If you remake ‘Going Clear’ with unreliable sources, partial investigations, and change the Scientology church to Dhammakaya temple, you would get ABC’s Lateline show “Tax scandal rocks Thailand's religious institutions and exposes Thai monks' growing penchant for material wealth,” something that ABC News mistakenly posted on the wrong site. It was probably meant to be submitted to The Onion News.
This article may be treated as a sequel to the last article “ABC News slams Somdej Chuang with bad journalism,” a response to the biased article written by Liam Cochrane.
The Lateline show poses to defame Thai monks for attachments to material goods through the interviews of outspokenly biased individuals, Mr. Mano Laohavanich, and Mr. Sulak Sivaraks. It is unclear if ABC News and Mr Cochrane were aware of the bias of these individuals or not. It must be the result of a mistake in the ABC News’ source checking system, once again.
Wishing for “material wealth” is NOT in itself a sin in Buddhism
The goal of life in Buddhism is to reach Nirvana, or enlightenment, which can take many lifetimes to achieve by the statements in the scriptures. The belief states that in order to reach that goal, one has to cultivate merit. One of the ways to do so is through the practice of generosity.
It is not only common sense, but also appears in scriptures that participating in Dana, or generosity, brings more material wealth to the individual. That material wealth may then be used to commit even more generous acts. That would then lead to more good karma, more merit.
The scripture never mentions anything about the Lord Buddha teaching followers to be poor. Poverty pushes people to commit crimes, not do more good things. Having more material wealth means having an easier time at generosity.
It has been debunked that monks are not allowed to ride in cars. Monks can be passengers in any vehicle
Mr. Sulak, allegedly a Buddhism expert, made a comment against monks using vehicles. His quote, “the Buddha walked all through his life, 45 years of his ministry. He even refused to go on elephants, horses and cow, because that is exploiting animals. Monks are encouraged to walk.”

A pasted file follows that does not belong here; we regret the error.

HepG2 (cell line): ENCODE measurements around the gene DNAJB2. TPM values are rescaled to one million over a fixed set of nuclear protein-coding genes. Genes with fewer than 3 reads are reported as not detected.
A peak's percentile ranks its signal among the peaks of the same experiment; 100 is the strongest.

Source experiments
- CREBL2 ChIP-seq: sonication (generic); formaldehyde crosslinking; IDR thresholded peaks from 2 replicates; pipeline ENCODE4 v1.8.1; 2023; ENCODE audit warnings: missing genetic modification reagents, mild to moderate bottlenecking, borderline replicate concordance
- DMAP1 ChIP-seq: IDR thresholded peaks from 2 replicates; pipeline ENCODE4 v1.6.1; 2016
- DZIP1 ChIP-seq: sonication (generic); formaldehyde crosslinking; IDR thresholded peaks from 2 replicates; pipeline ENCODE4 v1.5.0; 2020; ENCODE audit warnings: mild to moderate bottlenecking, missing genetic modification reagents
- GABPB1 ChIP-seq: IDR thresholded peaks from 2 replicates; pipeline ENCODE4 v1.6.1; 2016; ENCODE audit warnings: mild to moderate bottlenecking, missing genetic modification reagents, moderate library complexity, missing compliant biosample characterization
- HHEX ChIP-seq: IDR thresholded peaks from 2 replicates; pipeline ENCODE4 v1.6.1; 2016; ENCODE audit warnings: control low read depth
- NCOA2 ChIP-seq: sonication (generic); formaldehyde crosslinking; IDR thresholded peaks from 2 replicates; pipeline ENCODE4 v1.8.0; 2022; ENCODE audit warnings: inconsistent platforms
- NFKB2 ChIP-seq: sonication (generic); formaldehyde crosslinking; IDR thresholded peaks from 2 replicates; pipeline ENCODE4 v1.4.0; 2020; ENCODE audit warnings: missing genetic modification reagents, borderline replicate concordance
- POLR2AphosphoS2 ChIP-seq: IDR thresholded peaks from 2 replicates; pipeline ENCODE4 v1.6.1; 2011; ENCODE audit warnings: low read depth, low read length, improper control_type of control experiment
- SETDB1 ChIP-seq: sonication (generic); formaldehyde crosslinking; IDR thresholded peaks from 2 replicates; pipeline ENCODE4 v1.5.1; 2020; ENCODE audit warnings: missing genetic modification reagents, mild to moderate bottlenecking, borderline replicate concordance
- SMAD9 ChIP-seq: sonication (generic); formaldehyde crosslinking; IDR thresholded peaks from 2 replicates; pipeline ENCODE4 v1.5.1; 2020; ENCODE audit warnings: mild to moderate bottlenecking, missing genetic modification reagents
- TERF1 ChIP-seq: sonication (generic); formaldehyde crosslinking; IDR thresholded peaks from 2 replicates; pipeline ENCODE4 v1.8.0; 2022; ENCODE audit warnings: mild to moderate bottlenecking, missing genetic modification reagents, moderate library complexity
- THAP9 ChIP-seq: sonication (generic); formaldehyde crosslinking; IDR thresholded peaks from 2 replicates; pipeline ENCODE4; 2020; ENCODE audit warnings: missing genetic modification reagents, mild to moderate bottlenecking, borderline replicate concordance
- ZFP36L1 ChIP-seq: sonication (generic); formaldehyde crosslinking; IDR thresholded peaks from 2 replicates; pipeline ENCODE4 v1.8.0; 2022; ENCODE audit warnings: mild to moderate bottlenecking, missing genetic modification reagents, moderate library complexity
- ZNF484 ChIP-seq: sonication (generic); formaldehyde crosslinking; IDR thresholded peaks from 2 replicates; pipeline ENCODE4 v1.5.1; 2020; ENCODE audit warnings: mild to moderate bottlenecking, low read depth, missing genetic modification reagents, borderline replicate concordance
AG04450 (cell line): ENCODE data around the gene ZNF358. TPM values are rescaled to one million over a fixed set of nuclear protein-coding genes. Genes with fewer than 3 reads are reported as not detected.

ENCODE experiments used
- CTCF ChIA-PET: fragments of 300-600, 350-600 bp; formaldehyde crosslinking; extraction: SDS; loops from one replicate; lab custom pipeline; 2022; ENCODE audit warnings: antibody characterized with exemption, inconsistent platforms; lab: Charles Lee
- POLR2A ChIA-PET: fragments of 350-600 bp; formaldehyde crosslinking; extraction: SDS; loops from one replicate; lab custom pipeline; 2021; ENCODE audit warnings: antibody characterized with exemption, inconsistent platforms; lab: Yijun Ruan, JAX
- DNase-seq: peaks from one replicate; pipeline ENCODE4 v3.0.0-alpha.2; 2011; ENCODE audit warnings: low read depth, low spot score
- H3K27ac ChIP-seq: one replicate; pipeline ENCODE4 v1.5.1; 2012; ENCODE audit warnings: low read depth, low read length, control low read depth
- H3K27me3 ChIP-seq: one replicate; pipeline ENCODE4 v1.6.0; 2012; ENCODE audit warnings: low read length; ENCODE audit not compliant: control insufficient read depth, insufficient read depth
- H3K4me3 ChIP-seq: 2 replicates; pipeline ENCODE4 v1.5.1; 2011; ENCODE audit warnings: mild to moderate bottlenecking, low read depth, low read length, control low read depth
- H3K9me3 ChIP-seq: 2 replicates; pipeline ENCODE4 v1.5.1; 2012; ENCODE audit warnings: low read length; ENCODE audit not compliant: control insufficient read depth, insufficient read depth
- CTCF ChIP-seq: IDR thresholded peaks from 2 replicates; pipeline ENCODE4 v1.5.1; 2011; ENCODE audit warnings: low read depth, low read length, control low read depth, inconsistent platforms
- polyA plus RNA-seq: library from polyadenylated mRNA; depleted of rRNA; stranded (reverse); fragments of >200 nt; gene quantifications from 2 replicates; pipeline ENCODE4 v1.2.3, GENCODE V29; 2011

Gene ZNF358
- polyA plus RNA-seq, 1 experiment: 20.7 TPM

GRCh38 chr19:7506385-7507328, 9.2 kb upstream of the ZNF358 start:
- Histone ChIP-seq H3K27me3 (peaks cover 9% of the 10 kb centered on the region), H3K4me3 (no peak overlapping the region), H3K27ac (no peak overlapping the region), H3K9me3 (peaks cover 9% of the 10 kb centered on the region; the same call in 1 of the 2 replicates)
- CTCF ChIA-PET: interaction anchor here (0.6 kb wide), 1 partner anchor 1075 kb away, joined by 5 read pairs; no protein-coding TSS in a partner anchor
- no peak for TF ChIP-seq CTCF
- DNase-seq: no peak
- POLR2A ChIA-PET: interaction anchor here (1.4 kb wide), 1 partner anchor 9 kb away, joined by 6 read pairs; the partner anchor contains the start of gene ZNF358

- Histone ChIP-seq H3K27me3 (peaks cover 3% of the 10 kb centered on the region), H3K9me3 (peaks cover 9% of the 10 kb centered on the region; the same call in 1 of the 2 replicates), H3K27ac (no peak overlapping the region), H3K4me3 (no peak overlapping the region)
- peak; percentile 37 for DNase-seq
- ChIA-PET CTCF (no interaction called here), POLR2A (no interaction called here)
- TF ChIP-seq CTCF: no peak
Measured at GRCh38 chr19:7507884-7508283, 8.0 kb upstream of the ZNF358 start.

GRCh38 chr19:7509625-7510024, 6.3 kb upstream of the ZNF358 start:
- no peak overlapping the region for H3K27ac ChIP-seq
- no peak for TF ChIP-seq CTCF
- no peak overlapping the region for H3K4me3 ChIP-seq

If Mr. Sulak had proper knowledge of Buddhism, he would have noticed that parts of the Vinaya Pitaka stated how monks should behave in boats or with caravans. The Lord Buddha may not have allowed riding on animals, but he allowed the use of transportation. Mr Sulak’s argument may be valid if we had real life transformers. Then riding in cars could be seen as exploiting a living being.
In addition, to see the full response on the allegations against Somdej Chuang’s car, please refer to the previous article “ABC News slams Somdej Chuang with bad journalism.”
Mr. Mano has been an outspoken conspiracy theorist against the Dhammakaya temple for decades. If you combine two characters, ‘Anakin Skywalker’ and ‘Lex Luthor,’ you get Mano.
It is quite shocking that Lateline allowed Mr. Mano to play his re-run statements on its show. His statements have been reused over and over for the past couple of decades, devoid of any support to them. He tells many stories, yet there have never been any true sources to them. For ABC News to take his statements as truth is a fallacy. It is propaganda and conspiracy theory. Not any less fantasy than the idea of The Illuminati.
Phra Pasura Dantamano, the foreign correspondent of the Dhammakaya temple, has been biasedly excluded from the show
The composition of the people interviewed in this show was balanced in quantity: 2 opposers, and 2 supporters. However, the quality was unbalanced. Both Mr. Mano and Mr. Sulak are well known for their strong bias against the Dhammakaya temple. They have had years of experience with the media and types of statements that may appeal to the popular interests the most.
The two representatives for Dhammakaya in this show were a ‘faithful follower’ and a newly ordained young international monk.
Regardless if it were true that “ [Phra] Dhammachayo declined a request for an interview.” Phra Pasura Dantamano, the foreign correspondent of the Dhammakaya temple, had been interviewed by the journalist, Mr. Cochrane. However, not a single one of his words were included in the Lateline show.
It may or may not have been an intentional choice for ABC News and Mr. Cochrane to have composed the Lateline show in this unrespectable matter. However, it is not the first time that they have made this blunder of biasedness. If it is indeed an accident born out of ignorance, the news reporting moral of ABC News and the journalist should be fixed.
The truth may be denied, but never avoided.